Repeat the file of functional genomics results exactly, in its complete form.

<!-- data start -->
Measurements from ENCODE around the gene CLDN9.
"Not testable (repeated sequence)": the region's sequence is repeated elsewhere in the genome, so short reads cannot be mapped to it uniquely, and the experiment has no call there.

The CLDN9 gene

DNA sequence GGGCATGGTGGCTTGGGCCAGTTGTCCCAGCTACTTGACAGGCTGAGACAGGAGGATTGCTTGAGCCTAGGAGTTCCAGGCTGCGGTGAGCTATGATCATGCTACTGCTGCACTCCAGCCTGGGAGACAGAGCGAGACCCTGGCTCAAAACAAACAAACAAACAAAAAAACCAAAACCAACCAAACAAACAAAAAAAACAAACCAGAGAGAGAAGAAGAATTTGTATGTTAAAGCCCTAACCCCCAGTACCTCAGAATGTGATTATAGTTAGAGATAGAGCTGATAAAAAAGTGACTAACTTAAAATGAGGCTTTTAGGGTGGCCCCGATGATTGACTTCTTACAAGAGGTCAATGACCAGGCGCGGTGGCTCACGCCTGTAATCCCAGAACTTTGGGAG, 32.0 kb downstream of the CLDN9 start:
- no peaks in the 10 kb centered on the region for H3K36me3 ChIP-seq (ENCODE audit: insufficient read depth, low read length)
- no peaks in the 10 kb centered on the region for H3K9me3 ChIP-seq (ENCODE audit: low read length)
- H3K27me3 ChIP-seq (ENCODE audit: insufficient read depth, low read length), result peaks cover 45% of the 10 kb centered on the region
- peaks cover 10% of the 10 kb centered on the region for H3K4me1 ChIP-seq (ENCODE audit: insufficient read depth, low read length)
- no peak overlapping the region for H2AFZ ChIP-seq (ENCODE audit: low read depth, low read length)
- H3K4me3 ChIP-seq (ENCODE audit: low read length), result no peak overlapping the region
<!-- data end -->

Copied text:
Measurements from ENCODE around the gene CLDN9.
"Not testable (repeated sequence)": the region's sequence is repeated elsewhere in the genome, so short reads cannot be mapped to it uniquely, and the experiment has no call there.

The CLDN9 gene

DNA sequence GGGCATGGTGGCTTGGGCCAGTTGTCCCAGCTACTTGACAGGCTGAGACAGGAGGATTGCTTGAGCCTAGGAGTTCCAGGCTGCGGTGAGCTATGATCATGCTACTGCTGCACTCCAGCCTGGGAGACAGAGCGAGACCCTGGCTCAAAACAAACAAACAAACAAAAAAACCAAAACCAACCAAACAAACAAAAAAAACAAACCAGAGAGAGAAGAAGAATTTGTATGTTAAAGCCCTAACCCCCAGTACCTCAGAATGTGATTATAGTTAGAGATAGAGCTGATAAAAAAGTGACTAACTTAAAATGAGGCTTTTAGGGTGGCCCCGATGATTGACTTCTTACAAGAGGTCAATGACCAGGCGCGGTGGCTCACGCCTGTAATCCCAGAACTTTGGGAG, 32.0 kb downstream of the CLDN9 start:
- no peaks in the 10 kb centered on the region for H3K36me3 ChIP-seq (ENCODE audit: insufficient read depth, low read length)
- no peaks in the 10 kb centered on the region for H3K9me3 ChIP-seq (ENCODE audit: low read length)
- H3K27me3 ChIP-seq (ENCODE audit: insufficient read depth, low read length), result peaks cover 45% of the 10 kb centered on the region
- peaks cover 10% of the 10 kb centered on the region for H3K4me1 ChIP-seq (ENCODE audit: insufficient read depth, low read length)
- no peak overlapping the region for H2AFZ ChIP-seq (ENCODE audit: low read depth, low read length)
- H3K4me3 ChIP-seq (ENCODE audit: low read length), result no peak overlapping the region